Not that anybody really cares anymore because with a half century of government school moral relativism and the persistence of demonically-inspired anti-Semitism, most folks today probably think that Hitler was just one more guy doing what was right for him and who are we to judge?
But, for the record, the Nazis were mind-explodingly evil and this kind of impulse to mimic them in anything should freak us out.
Ich klage an (Eng: I Accuse) is a 1941 film, directed by Wolfgang Liebeneiner, which depicts a woman with multiple sclerosis who asks her husband, a doctor, to relieve her of her suffering permanently. He agrees to give her a lethal injection of morphine while his friend (who is also a doctor) plays tranquil music on the piano.
The husband is put on trial, where arguments are put forth that prolonging life is sometimes contrary to nature, and that death is a right as well as a duty. It culminates in the husband’s declaration that he is accusing them of cruelty for trying to prevent such death.
Ich klage an was actually commissioned by Goebbels at the suggestion of Karl Brandt to make the public more supportive of the Reich’s T4 euthanasia program, and presented simultaneously with the practice of euthanasia in Nazi Germany.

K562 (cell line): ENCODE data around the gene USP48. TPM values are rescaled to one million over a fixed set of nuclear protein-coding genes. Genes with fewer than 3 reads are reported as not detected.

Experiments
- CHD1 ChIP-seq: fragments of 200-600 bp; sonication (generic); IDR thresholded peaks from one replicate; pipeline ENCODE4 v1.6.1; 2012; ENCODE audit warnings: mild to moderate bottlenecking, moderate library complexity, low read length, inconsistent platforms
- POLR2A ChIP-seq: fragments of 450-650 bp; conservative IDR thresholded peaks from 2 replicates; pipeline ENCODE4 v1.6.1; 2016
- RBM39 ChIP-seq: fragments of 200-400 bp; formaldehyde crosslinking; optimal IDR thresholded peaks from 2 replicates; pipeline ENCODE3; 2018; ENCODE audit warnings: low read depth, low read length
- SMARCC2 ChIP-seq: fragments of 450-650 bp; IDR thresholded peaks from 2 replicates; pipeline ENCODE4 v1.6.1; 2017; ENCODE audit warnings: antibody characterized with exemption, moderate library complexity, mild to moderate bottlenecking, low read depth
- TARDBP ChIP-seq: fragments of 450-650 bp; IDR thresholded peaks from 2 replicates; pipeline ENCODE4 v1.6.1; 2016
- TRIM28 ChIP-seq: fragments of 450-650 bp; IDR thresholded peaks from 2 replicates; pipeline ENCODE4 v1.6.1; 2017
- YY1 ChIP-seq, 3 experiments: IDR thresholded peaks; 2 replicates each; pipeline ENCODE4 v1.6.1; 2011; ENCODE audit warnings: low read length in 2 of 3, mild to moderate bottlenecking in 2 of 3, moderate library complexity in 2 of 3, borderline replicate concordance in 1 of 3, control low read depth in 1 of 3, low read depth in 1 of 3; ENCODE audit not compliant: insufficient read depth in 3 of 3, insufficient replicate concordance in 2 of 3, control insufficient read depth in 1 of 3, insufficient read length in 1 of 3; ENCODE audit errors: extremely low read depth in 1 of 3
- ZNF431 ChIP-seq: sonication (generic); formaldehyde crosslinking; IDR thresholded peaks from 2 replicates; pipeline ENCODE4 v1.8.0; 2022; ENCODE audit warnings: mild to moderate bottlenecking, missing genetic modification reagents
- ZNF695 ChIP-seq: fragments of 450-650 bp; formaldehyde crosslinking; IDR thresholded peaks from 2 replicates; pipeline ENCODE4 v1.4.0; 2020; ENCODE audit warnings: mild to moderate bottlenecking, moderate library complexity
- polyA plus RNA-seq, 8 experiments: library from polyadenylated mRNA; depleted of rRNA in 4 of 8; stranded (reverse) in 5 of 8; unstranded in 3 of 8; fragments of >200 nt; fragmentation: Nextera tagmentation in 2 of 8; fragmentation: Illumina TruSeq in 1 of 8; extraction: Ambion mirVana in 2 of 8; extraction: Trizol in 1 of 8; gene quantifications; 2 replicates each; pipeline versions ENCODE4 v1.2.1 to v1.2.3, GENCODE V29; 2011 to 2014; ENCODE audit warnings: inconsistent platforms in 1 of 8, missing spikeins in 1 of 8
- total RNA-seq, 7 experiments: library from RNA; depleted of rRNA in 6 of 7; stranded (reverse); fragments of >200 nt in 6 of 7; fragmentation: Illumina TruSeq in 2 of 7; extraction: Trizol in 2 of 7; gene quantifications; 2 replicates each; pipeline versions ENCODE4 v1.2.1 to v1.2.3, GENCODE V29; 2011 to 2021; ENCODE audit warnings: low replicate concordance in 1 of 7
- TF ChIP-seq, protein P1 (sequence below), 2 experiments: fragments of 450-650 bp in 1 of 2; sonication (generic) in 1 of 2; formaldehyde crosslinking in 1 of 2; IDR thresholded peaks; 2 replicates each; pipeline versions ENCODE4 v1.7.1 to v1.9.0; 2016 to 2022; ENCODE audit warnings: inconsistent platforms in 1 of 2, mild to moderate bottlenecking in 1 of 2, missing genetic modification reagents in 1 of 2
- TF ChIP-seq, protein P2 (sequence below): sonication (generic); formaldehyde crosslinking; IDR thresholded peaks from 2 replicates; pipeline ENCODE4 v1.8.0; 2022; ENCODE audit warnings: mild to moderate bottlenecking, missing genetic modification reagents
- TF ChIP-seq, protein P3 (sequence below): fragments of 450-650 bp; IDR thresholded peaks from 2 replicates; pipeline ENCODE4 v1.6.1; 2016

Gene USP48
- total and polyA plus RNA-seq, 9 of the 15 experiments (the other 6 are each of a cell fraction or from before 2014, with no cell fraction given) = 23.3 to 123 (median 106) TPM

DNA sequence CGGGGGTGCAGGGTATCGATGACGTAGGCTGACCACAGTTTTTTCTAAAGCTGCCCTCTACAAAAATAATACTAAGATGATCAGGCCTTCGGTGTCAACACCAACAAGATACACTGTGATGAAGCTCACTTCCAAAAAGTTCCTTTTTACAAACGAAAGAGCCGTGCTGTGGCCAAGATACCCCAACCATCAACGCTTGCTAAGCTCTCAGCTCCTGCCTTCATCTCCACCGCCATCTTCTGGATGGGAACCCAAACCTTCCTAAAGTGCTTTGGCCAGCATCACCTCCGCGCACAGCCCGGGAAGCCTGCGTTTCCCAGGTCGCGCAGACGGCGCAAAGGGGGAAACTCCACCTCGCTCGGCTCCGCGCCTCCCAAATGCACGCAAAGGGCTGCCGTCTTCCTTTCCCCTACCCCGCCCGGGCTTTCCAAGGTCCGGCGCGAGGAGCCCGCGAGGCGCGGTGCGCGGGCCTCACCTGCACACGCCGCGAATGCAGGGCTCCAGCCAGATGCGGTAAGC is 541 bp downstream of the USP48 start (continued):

People are asking me if I think it is “just a coincidence” that the plot of “Amour” is a near perfect twin to Goebbels’ film. My thinking is that true creativity is impossible to the demons. They recycle what works for them. But somebody needs to get the director to own up. It would be implausible to suggest that “Amour” just happened to get all the main beats of the Nazi film. But for the record here are some of the similarities between the two films:
– Both films are about a husband and wife who have a seemingly perfect love and marriage.
– In the Nazi film, the wife’s name is Hanna. In Amour, the wife’s name is Anne.
– In the Nazi film, the wife is a piano player. In Amour, the wife is a music teacher.
– In both films, the wife suffers a devastating illness and begs for death to a demurring husband.
– In both films, the husband eventually gives in and kills his wife.
– In both films, the first judgment of the society is that the act is murder. In both films, the audience is led around to the conclusion that NOT to have killed the wife would have been a greater crime.